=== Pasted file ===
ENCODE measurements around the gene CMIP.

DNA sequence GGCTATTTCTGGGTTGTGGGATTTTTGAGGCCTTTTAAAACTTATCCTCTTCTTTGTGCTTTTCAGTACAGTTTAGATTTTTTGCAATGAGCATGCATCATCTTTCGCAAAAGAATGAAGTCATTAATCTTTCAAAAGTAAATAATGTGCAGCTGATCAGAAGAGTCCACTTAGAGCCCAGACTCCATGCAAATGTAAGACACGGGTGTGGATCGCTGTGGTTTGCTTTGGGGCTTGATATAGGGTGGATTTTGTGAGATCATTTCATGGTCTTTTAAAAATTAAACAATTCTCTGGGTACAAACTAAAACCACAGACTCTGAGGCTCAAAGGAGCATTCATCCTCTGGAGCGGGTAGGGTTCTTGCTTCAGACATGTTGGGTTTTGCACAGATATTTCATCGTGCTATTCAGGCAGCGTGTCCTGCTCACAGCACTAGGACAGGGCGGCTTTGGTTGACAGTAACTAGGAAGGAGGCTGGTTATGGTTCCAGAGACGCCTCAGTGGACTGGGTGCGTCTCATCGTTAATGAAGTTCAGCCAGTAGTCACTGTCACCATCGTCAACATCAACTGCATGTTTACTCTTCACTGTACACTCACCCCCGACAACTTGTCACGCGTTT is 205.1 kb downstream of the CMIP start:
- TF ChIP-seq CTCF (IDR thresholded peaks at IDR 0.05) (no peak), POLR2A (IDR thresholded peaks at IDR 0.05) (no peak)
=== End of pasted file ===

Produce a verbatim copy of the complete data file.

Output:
ENCODE measurements around the gene CMIP.

DNA sequence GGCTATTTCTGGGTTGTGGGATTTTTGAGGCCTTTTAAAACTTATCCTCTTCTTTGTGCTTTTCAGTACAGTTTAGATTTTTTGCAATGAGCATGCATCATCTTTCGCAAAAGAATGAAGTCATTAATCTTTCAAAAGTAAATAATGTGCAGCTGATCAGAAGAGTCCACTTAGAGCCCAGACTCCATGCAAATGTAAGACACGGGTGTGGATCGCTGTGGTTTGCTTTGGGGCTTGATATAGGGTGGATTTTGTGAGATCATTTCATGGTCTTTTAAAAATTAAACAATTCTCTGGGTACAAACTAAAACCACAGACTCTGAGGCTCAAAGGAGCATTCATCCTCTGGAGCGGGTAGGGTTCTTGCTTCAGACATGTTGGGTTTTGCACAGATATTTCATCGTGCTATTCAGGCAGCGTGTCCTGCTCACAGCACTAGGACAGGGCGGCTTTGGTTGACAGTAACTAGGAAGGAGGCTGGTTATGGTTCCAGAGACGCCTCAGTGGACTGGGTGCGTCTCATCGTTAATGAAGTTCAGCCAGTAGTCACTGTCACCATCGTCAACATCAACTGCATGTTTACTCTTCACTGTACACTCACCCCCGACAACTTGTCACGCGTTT is 205.1 kb downstream of the CMIP start:
- TF ChIP-seq CTCF (IDR thresholded peaks at IDR 0.05) (no peak), POLR2A (IDR thresholded peaks at IDR 0.05) (no peak)